Thanks for the feedback. If the harness were not an option for you, would you have worked a bit harder to learn to improve your training skills? Have you scouted out appropriate flying locations, maybe out in the neighboring countryside? Is the harness actually helping you meet that goal of flying her outdoors or is it helping keep you stuck at this level?
I don’t know what your situation is but I suspect you are similar to a lot of other people out there using a harness. I look forward to hearing more about this. Thanks again for posting. Chris
My husband & I also use a harness for our 2.5 year old African Grey, Bertie. We would love to free fly him, & I’ve been reading your website with interest & thinking carefully about whether we have the necessary training skills to do this. However, we live in central London which, like New York, isn’t the most suitable place to free fly a parrot. There are lots of gardens, trees, & parks in our area, but there are also busy roads, the river, and lots of houses.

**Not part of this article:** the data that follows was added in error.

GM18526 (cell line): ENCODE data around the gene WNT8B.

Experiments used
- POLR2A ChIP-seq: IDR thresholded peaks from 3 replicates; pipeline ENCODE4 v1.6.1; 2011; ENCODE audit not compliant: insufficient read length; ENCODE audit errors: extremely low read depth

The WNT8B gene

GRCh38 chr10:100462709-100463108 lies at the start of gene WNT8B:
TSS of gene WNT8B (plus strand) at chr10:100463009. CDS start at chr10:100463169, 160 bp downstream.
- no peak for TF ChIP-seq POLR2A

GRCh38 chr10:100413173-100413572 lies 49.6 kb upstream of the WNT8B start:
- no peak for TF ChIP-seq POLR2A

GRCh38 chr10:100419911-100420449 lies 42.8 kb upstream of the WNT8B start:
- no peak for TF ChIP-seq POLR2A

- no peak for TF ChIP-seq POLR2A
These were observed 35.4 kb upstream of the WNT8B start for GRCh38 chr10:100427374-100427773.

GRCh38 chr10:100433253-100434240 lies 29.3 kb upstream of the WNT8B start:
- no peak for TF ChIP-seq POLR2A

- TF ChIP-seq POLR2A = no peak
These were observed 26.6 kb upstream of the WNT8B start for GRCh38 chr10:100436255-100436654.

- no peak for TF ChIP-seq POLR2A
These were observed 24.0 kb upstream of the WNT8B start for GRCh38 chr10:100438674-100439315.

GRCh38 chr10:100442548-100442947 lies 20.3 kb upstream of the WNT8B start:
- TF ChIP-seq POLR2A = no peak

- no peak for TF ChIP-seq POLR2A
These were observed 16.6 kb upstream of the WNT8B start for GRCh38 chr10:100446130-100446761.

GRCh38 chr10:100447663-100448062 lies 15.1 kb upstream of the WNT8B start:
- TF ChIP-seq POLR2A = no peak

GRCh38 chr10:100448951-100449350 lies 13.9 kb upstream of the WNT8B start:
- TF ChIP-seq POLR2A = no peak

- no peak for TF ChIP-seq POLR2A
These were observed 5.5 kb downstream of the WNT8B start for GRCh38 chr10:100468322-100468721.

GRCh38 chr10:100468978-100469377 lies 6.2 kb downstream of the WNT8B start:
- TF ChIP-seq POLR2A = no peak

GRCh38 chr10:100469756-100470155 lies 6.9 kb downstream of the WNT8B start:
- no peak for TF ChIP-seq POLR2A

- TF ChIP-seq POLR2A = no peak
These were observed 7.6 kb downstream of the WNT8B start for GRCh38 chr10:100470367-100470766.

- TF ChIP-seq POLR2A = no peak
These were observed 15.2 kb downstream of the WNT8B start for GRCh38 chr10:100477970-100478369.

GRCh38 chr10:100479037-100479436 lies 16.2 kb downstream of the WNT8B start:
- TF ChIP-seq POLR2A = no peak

Ultimately, we would like to just be able to leave the back door open so Bertie can come into the garden with us without us worrying about losing him, & we’d also like to be able to take him to friends’ houses and not worry all the time about doors & windows being closed etc. I’m not sure if this is a realistic goal, especially in a city, and I would be very interested in hearing your thoughts about this. For example, would you take your birds round to a friends’ house & sit with them in the garden, or is it a risk that you just wouldn’t take?